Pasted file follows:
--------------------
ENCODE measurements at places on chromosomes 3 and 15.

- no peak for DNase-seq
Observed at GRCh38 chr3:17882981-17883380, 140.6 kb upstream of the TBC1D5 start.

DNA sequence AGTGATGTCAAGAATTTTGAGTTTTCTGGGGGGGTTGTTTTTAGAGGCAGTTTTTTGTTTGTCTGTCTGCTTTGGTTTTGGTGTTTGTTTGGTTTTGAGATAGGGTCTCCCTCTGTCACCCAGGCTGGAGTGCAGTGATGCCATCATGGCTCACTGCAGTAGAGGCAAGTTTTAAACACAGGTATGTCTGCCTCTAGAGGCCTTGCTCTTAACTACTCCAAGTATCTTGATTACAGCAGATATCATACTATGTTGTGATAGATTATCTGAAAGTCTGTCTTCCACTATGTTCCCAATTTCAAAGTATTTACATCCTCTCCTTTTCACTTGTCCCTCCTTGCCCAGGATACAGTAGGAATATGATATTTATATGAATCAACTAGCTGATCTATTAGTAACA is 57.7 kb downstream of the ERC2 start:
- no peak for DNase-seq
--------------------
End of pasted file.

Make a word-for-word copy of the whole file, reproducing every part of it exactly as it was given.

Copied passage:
ENCODE measurements at places on chromosomes 3 and 15.

- no peak for DNase-seq
Observed at GRCh38 chr3:17882981-17883380, 140.6 kb upstream of the TBC1D5 start.

DNA sequence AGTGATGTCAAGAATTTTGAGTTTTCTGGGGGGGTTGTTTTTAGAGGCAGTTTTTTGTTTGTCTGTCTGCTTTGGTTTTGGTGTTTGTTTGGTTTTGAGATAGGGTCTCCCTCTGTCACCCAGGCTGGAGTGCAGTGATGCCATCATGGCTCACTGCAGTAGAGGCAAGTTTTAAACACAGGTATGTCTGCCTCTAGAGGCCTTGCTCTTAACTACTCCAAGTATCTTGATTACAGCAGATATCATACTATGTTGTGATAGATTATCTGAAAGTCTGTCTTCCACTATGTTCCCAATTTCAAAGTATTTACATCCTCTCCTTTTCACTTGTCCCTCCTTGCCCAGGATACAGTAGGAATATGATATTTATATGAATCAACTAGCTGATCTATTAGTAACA is 57.7 kb downstream of the ERC2 start:
- no peak for DNase-seq